(Screenshot via promotional video at isebox.com)
Being a public relations professional is a very creative job that comes with some pretty annoying hurdles in the area of content distribution.
More often than not, getting written content along with video, photos and other formats to journalists can become tedious, even with platforms like Google Drive and Dropbox available.
ISEBOX was conceived by founder Marc de Leuw and CTO Salvatore Salpietro based on their experience in video production for clients in the communications and PR world.
They realized that there was no easy way to push video content, combined with photos, documents and audio content out to journalists in formats they could view and download on their time.
So, after two years of development, ISEBOX was launched in 2012. “We were fortunate to bring P&G and Adidas on as clients that summer for the London Olympics and have been growing since,” said de Leuw.
De Leuw believes that measuring who has downloaded the content, and where the videos are being played helps figure out what works best. “Ultimately, we want to make it easy for communications professionals to push their photos and videos out to the press,” he said. “And by making it easy for the press to download, you increase adoption by 70 percent.”
While there are several platforms that specialize in specific content types (just video, like Vimeo, or just photos, like Flickr), there weren’t any that addressed the need to publish various types that would be available for download.
“I’d have to guess that managing all these different content types is painful on the backend,” de Leuw said. “Additionally, I don’t think that anyone identified that there was such a pain point in the PR and event sectors to share different types of content with large audiences. At ISEBOX, we make a big promise to deliver all those content types to our users which requires us to manage several types of technology and ensure they work congruously.”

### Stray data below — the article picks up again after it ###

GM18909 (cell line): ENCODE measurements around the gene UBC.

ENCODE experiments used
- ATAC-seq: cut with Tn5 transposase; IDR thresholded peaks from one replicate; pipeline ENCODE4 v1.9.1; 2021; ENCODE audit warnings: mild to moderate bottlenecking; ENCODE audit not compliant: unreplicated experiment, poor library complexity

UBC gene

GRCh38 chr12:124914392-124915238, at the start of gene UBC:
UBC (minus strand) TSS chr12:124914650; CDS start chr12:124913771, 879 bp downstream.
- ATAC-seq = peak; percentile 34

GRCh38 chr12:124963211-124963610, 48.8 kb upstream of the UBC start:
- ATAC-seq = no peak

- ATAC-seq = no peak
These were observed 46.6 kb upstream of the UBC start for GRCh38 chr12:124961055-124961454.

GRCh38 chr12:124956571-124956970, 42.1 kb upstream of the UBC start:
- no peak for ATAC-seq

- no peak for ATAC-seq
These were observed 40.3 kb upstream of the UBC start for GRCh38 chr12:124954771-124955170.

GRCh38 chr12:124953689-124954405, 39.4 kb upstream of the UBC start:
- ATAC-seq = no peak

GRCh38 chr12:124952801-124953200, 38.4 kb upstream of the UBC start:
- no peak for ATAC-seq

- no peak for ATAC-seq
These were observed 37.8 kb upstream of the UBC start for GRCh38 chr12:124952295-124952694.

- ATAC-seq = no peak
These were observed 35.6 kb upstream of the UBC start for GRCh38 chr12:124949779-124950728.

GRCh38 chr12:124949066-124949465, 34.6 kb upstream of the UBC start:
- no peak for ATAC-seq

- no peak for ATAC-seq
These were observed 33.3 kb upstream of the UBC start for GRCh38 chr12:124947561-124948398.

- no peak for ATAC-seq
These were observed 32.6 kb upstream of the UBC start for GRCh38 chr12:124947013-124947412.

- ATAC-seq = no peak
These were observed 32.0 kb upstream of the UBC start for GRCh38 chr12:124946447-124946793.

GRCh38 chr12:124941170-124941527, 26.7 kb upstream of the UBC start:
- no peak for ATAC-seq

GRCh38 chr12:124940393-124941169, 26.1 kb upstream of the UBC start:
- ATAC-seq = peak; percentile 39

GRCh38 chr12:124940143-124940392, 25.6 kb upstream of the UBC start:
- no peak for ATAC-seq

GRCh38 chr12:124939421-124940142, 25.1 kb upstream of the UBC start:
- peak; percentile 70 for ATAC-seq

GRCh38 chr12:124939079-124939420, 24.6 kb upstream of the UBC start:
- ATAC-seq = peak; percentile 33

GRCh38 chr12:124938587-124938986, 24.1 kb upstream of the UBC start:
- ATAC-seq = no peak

ISEBOX works with several companies in the Philadelphia area including Visit Philly, which uses the platform to both manage their B-roll as well as for media relations. ISEBOX also works with a prominent startup, Coldlight, based out of Wayne, Pa., which just recently received an investment from Intel and had their CEO named Entrepreneur of the Year in Philadelphia.
“For a variety of reasons, press releases have become seemingly irrelevant over the past several years,” said Rob Patterson, VP of Marketing at ColdLight. “When we were introduced to ISEBOX, our team was completely blown away with what we thought was the re-invention of how to deliver news in what is now a visual, interactive world. With ISEBOX, our news is not just news — it’s an interactive, compelling story.”
ISEBOX uses a SaaS model, so they typically offer access to the platform for a monthly investment when clients want to use their media relations and content distribution. For 12 releases, the investment would be in the $400 a month range. However, for events, their clients may invest on a project basis. A typical larger event, for say, the global BMA event, would be $9,500.
“One of the best accidents we’ve had is in the event sector,” said Joe Witte, ISEBOX’s VP of business development and marketing. “I suggested to some old friends of mine at BOLO, a digital conference in Scottsdale, that they use ISEBOX to share the event content with attendees. The attendees loved it because they didn’t have to jot notes and snap photos of each slide. The BOLO team loved it because we generated more than 5K video plays for them for a conference that had only 250 attendees — so the awareness was great, in addition to making it really easy to distribute huge video and PowerPoint’s out to attendees suddenly became easy.”-30-
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